To take a personal example (note that I’m going into anecdata territory here), I’m in the market for a hooded sweatshirt, and it has been extremely hard to find. Having given up on a number of “traditional retail” stores in the “High Street” (11th Main Road, 4th Block, Jayanagar, Bangalore) close to where I stay, I decided to check online sources and they’ve left me disappointed, too.

To be more precise, I’m looking for a grey sweatshirt made with a mix of cotton and wool (“traditional sweatshirt material”) with a zipper down the front, pockets large enough to keep my hands and a hood. Of size 42. This description is as specific as it gets and I don’t imagine any brand having more than a small number of SKUs that fit this specification.

In case I were shopping offline in a well-stocked store (perhaps a “well stocked offline store” is entering mythical territory nowadays), I would  repeat the above paragraph to a store attendant (good store attendants are also very hard to find nowadays) and he/she would pick out the sweatshirts that would conform to these specifications and I would buy one of them. The question is how one can replicate this experience in online shopping.

In other words, how can we set up our online customer catalog such that it becomes easy for shoppers to search specifically for what they’re looking for. Currently, most online stores follow a “categorisation” format, where you step into two or three levels of categorisation, where you’re shown a large assortment. This, however, doesn’t allow for efficient search. Let me illustrate by my own experience this morning.

1. Amazon.in : I hit “hoodies” in the search bar, and got shown a large assortment of hoodies. I can drill deeper in terms of sleeve length, material, colour and brand. My choice of material (which I’m particular about) is not there in the given list. There are too many colour choices and I can’t simply say “grey” and be shown all greys. There is no option to say i want a zip-open front, or a cotton-wool mix. My search ends there.

2. Jabong (rumoured to be bought by Amazon shortly): I hover over “Men’s”, click on “winter wear” and then on “hoodies”. There is a large assortment of both material (cotton-wool mix not here) and brand. There are several colours available, but no way for me to tell the system I’m looking for a zip-down hoodie. I can set my price-range and size, though. Search ends at a point when there’s too much choice.

3. Flipkart: Hover over “men’s”, click “winter wear” and then sweatshirt. Price, size and brand are the only axes on which I can drill down further. The least impressive of all the sites I’ve seen. Too much choice again at a point when I end search.

4. Myntra (recently bought by Flipkart, but not yet merged): The most impressive of all sites. I hover over “Men’s” and click on sweaters and sweatshirts (one less click than Jabong or Flipkart). After I click on “sweatshirts” it gives me a “closure” option (this is the part that impresses me) where I can say I want a zippered front. No option to indicate hood or material, though.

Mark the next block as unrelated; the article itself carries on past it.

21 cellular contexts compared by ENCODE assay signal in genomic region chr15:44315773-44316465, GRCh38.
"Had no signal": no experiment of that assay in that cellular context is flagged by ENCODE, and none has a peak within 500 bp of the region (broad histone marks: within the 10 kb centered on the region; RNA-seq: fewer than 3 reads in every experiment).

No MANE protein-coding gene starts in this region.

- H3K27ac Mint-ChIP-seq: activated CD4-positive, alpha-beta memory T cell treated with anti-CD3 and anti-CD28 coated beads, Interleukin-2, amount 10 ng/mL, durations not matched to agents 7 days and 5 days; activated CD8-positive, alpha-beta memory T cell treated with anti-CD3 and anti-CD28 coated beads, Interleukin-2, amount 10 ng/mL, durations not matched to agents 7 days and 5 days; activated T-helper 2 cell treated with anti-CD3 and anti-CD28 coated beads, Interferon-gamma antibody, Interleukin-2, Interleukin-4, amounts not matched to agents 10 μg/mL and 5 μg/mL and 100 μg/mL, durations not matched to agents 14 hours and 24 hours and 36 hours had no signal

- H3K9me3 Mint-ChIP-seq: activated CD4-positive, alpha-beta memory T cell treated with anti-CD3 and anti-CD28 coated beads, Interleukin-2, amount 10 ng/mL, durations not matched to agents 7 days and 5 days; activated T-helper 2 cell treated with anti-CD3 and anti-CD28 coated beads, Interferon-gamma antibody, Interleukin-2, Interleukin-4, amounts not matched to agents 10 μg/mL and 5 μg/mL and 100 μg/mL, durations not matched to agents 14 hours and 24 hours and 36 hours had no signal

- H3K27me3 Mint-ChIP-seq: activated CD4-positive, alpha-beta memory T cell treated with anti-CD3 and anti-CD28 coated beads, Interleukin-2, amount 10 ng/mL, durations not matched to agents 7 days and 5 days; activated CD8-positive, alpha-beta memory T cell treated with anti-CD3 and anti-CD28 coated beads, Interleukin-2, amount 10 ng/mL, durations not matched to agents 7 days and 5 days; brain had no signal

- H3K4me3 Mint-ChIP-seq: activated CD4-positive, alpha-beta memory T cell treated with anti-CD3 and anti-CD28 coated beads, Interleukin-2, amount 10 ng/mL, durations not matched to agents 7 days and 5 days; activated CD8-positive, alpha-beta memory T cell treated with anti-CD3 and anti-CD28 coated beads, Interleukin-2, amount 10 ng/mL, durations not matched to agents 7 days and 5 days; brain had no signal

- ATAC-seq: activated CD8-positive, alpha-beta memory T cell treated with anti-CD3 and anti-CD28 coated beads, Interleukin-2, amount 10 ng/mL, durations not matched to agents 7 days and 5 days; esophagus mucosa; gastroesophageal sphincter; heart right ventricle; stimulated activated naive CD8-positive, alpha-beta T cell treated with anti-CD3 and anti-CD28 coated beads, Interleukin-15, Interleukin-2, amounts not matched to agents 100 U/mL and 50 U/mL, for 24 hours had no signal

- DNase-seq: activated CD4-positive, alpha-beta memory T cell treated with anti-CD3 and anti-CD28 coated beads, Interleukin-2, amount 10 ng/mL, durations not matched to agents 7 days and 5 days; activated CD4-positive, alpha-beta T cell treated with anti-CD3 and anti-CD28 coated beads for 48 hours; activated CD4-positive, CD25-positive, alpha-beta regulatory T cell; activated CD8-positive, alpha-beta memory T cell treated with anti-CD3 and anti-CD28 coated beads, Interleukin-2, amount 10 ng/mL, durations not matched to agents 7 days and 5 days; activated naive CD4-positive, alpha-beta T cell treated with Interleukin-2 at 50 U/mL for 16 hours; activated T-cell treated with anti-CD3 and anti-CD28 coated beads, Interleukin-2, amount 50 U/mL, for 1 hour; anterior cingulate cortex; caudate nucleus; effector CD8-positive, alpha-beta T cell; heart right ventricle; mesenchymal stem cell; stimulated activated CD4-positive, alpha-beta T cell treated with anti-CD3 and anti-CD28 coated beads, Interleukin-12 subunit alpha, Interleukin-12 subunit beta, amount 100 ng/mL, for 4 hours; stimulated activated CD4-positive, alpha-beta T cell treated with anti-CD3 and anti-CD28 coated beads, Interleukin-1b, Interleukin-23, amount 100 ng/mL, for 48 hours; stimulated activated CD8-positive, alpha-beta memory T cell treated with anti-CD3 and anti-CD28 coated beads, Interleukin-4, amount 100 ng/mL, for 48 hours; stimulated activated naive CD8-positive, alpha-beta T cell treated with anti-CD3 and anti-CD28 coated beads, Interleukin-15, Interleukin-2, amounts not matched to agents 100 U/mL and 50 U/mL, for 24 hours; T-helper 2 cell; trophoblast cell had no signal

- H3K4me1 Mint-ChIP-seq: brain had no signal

In each of the above, it seems like the catalog has been thought up in a hierarchical format, with little attention paid to tagging. There might be some tags attached such as “brand” but these are tags that are available to every item. The key to tagging is that not all tags need to be applicable for all items. For example, “closure” (zippered or buttoned or open) is applicable only to sweatshirts. Sleeve length is applicable only to tops.

In addition to search (as illustrated above), the purpose of tagging is to identify patterns in purchases and know more about customers. The basic idea is that people’s preferences could be along several axes, and at the time of segmentation and bucketing you are not sure which axis describes the person’s preferences best. So by having a large number of tags that you assign to each SKU (this sadly is a highly manual process), you give yourself a much superior chance of getting to know the customer.

In terms of technological capability, things have advanced much in terms of getting to know the customer. For example, it is now really quick to do a Market Basket Analysis based on large numbers of bills, which helps you identify patterns in purchase. With the technology bit being easy, the key to learning more about your customers is the framework you employ to “encase” the technology. And without efficient tagging, you are giving yourself a lesser chance of categorising the customer on the right axis.

Of course for someone used to relational databases, tagging requires non-trivial methods of storage. Firstly the number of tags varies widely by item. Secondly, tags can themselves have a hierarchy, and items might not necessarily be associated with the lowest level of tag. Thirdly, tagging is useless without efficient searching, at various levels, and it is a non-trivial technological problem to solve. But while the problems are non-trivial, the solutions are well-known and advantages large enough that whether to use tags or not is a no-brainer for an organisation that wants to use data in its decision-making.